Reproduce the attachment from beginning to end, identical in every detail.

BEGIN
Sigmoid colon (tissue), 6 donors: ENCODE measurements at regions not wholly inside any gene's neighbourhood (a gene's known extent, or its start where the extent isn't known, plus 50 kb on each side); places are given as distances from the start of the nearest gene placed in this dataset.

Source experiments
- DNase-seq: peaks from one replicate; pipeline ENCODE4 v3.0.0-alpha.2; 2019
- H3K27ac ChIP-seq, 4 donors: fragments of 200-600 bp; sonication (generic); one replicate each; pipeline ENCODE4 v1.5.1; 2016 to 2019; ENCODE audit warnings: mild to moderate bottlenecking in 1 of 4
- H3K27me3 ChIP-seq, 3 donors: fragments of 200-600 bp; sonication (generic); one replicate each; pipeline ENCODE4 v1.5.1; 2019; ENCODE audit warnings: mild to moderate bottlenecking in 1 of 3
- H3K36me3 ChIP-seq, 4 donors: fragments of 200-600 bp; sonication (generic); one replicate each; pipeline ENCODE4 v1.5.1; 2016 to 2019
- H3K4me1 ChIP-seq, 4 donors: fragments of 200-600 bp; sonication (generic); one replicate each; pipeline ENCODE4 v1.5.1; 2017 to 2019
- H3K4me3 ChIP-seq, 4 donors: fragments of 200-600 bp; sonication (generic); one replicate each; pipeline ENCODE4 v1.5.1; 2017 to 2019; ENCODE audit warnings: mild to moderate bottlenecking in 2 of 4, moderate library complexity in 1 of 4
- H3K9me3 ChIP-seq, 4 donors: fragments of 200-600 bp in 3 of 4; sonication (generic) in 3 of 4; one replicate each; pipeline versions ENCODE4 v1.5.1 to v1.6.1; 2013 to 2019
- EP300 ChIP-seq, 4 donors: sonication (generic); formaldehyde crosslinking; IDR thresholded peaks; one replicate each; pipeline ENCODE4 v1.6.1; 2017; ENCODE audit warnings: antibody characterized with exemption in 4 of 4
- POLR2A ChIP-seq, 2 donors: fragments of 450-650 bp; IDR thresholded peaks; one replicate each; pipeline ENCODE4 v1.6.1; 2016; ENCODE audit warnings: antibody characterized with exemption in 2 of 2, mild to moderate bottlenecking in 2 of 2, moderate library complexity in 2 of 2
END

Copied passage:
Sigmoid colon (tissue), 6 donors: ENCODE measurements at regions not wholly inside any gene's neighbourhood (a gene's known extent, or its start where the extent isn't known, plus 50 kb on each side); places are given as distances from the start of the nearest gene placed in this dataset.

Source experiments
- DNase-seq: peaks from one replicate; pipeline ENCODE4 v3.0.0-alpha.2; 2019
- H3K27ac ChIP-seq, 4 donors: fragments of 200-600 bp; sonication (generic); one replicate each; pipeline ENCODE4 v1.5.1; 2016 to 2019; ENCODE audit warnings: mild to moderate bottlenecking in 1 of 4
- H3K27me3 ChIP-seq, 3 donors: fragments of 200-600 bp; sonication (generic); one replicate each; pipeline ENCODE4 v1.5.1; 2019; ENCODE audit warnings: mild to moderate bottlenecking in 1 of 3
- H3K36me3 ChIP-seq, 4 donors: fragments of 200-600 bp; sonication (generic); one replicate each; pipeline ENCODE4 v1.5.1; 2016 to 2019
- H3K4me1 ChIP-seq, 4 donors: fragments of 200-600 bp; sonication (generic); one replicate each; pipeline ENCODE4 v1.5.1; 2017 to 2019
- H3K4me3 ChIP-seq, 4 donors: fragments of 200-600 bp; sonication (generic); one replicate each; pipeline ENCODE4 v1.5.1; 2017 to 2019; ENCODE audit warnings: mild to moderate bottlenecking in 2 of 4, moderate library complexity in 1 of 4
- H3K9me3 ChIP-seq, 4 donors: fragments of 200-600 bp in 3 of 4; sonication (generic) in 3 of 4; one replicate each; pipeline versions ENCODE4 v1.5.1 to v1.6.1; 2013 to 2019
- EP300 ChIP-seq, 4 donors: sonication (generic); formaldehyde crosslinking; IDR thresholded peaks; one replicate each; pipeline ENCODE4 v1.6.1; 2017; ENCODE audit warnings: antibody characterized with exemption in 4 of 4
- POLR2A ChIP-seq, 2 donors: fragments of 450-650 bp; IDR thresholded peaks; one replicate each; pipeline ENCODE4 v1.6.1; 2016; ENCODE audit warnings: antibody characterized with exemption in 2 of 2, mild to moderate bottlenecking in 2 of 2, moderate library complexity in 2 of 2